Samsung has finally corrected the issues found most often in AMOLED panels: poor brightness and inaccurate colors. The Galaxy S6 display can get so bright that it is easily viewable in sunlight and the colors are accurate. The adaptive brightness setting works extremely well, able to get very dim in completely dark environments to automatically increasing brightness even higher than the manual mode’s full brightness setting in sunlight. This is a little feature that Samsung has done well, much better than stock Android.
The viewing angles are excellent and there is no noticeable color shift until you reach extreme angles. Since we started using this phone in April 2015 there has been no sign of burn-in which is something that has been present by this time on some of the other AMOLED phones we have used, like the 2014 Moto X and Nexus 6.
For years the image quality on Android phones has fallen behind Apple’s latest iPhones, often by wide margins, but not anymore. The Galaxy S6 takes incredibly good pictures, even better than the excellent iPhone 6s in many scenarios. Checkout the gallery below – many of these pictures are the best we have seen on any smartphone to date.
The rear facing camera shoots 16 megapixel photos through a 1.9 aperture lens and sports optical image stabilization. Interestingly, Samsung chose to make the full resolution photos 16:9 instead of the standard 4:3 ratio. The dynamic range is good for a smartphone camera and the auto high dynamic range (HDR) setting works well to determine when a single exposure won’t cut it.
There are a number of settings in the camera app that you can change to fine tune images, but the auto mode is excellent and is what we used for all of the images below. There is also a shortcut to open the camera app: double tap the home button and the camera opens and is ready to shoot almost instantly. The camera app takes pictures very quickly as well.
Photos from the Galaxy S6
Video recording is solid overall, with the ability to shoot up to 4K (ultra HD or 3840 x 2160) at 30 frames per second (fps). Optical image stabilization helps remove the shakiness of handheld videos. There is a tracking autofocus feature that lets you tap to select a subject and the camera will remain focused on that subject regardless of where it moves within the frame.
Slow motion video on the Galaxy S6 is somewhat disappointing. It has the ability to shoot 120 fps at 1080p, or 240 fps at 720p, similar to the iPhone 6s and Nexus 6p, but the the image quality is not very good. The 240 fps video is especially poor quality, looking more like upscaled 480p video at best.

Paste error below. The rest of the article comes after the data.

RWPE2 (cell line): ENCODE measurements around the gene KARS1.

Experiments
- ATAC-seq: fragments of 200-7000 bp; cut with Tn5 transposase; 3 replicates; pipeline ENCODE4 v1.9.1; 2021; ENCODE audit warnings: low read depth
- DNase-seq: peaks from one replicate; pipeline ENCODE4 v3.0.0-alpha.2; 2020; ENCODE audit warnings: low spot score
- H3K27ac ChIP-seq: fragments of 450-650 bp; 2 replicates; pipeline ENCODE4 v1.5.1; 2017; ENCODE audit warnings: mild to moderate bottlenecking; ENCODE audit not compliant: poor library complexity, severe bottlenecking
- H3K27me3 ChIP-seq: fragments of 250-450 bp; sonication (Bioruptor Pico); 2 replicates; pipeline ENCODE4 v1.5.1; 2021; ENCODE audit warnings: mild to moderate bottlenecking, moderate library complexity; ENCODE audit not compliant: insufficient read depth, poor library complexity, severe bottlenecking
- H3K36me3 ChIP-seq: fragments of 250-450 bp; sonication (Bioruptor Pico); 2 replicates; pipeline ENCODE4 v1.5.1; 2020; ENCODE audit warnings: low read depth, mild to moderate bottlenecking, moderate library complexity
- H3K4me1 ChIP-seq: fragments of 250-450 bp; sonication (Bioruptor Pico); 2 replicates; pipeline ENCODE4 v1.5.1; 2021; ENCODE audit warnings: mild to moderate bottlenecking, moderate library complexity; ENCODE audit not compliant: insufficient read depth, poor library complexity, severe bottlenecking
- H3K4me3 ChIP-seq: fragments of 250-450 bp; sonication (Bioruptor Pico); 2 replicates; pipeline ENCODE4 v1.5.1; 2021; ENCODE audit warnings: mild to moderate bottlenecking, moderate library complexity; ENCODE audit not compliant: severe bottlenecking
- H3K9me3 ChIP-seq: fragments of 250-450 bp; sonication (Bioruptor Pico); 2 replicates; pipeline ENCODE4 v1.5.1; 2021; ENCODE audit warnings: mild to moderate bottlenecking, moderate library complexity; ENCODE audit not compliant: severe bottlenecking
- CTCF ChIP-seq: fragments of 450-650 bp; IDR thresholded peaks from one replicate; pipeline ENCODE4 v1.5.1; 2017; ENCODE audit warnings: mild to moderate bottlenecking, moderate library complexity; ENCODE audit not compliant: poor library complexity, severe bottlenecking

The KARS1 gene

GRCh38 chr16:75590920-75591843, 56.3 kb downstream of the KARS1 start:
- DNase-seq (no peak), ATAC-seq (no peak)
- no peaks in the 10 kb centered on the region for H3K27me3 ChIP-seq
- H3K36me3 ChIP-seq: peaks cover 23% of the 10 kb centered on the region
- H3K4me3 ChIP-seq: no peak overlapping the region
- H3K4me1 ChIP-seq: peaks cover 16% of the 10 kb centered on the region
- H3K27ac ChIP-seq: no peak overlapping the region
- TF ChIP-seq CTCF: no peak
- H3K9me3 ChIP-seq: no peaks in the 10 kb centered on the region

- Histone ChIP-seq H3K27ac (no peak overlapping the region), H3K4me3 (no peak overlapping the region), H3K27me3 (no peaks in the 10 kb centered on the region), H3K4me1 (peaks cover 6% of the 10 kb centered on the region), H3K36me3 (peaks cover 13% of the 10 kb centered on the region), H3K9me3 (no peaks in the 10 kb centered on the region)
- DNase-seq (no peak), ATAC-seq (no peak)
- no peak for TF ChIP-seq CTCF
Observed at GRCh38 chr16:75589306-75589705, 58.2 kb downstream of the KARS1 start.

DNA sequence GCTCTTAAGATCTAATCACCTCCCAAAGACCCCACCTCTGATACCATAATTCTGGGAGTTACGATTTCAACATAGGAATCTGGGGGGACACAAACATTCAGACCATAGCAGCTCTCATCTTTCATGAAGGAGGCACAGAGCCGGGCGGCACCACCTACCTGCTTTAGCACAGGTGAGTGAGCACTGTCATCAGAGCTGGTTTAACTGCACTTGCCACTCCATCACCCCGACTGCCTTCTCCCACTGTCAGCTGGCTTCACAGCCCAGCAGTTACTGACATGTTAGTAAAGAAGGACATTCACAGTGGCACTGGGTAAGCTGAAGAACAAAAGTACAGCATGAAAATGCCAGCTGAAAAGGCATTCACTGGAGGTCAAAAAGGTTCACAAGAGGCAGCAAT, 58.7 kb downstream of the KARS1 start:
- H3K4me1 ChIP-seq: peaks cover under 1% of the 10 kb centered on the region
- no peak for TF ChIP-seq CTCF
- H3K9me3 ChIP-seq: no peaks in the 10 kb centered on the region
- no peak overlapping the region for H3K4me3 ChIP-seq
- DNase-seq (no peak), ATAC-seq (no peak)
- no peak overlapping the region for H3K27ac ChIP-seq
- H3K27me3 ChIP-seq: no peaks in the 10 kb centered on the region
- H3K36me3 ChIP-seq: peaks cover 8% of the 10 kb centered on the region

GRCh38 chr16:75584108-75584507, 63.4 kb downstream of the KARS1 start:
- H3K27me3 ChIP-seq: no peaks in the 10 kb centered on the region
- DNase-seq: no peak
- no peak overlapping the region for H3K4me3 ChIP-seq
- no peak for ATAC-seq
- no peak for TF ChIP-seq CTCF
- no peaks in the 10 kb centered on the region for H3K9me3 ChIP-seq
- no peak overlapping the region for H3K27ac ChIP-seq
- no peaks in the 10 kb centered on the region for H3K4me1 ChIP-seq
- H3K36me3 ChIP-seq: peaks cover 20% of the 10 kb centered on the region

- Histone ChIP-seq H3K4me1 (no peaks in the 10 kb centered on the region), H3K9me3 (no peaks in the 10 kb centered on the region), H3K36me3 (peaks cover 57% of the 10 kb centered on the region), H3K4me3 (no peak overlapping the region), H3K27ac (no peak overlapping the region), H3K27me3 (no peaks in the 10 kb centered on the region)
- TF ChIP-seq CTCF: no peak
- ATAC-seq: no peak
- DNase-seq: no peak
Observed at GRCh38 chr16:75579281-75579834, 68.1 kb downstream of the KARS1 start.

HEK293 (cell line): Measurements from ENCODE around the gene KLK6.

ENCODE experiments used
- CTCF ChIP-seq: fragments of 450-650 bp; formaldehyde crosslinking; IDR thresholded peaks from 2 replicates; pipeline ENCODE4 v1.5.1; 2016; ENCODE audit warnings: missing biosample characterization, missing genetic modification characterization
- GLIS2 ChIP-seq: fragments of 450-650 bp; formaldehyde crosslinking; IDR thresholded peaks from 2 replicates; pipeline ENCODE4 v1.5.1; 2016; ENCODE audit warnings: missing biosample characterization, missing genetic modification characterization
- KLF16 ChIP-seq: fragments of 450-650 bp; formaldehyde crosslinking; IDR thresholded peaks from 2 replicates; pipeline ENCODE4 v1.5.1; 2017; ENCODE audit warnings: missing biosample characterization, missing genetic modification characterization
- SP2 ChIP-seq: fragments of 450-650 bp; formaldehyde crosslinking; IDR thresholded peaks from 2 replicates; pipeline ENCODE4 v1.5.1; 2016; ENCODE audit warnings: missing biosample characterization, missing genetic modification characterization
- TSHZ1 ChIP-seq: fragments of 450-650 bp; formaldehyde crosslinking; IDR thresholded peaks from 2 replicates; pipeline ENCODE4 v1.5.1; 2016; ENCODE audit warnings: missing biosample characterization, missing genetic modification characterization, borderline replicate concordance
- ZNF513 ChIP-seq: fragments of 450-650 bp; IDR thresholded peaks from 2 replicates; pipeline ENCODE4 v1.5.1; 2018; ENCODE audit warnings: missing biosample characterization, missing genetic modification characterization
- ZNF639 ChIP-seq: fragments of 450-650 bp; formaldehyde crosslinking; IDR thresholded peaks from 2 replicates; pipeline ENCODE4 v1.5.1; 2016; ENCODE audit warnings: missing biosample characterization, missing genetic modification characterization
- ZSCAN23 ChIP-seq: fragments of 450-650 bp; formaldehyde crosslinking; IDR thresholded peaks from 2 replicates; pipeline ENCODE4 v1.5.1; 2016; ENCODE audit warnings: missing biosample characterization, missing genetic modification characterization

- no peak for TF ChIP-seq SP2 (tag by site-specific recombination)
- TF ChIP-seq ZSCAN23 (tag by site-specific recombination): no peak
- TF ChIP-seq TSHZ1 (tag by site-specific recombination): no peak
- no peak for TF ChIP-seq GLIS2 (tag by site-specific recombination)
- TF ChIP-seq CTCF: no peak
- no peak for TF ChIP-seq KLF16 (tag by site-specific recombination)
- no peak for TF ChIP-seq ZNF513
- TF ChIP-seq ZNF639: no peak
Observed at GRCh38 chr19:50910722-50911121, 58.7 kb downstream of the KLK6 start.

Software and Features
Samsung’s take on Android, previously known as TouchWiz, has resulted in a big, bloated skin in the past, but this has been improved. The stock design is very colorful and bright (a bit too cartoonish for us) and cluttered, but can be changed with themes. There are material design themes that make the Galaxy S6 look similar to a stock Android design. You can find these in the built-in theme app. The image below shows screenshots of the stock theme on the left and a material design theme on the right.
But it is Samsung TouchWiz, so does it lag and gobble up huge amounts of RAM? We will discuss Samsung’s software performance more in the next section, but essentially, the performance is very good, but the system does use an inordinate amount of RAM.
With the stock launcher, instead of finding Google Now on the leftmost home screen, there is the Briefing app, a Flipboard powered news reader. Luckily you can easily disable the Briefing home screen or go even further and simply install another launcher.
The amount of bloatware will largely depend on where you purchase your Galaxy S6. The carriers will have various junk apps added to their specific versions. The unlocked international version, model SM-G920I, is the phone we are reviewing. It has some 3rd party bloatware apps that we disabled: Briefing, Facebook, Facebook Messenger, OneDrive, OneNote, and Peel Smart Remote – nothing egregious here, especially compared to previous Samsung Galaxy phones and carrier models. After we purchased the international version, Samsung started selling an unlocked U.S. Galaxy S6 which we recommend over the international version if you are in the United States.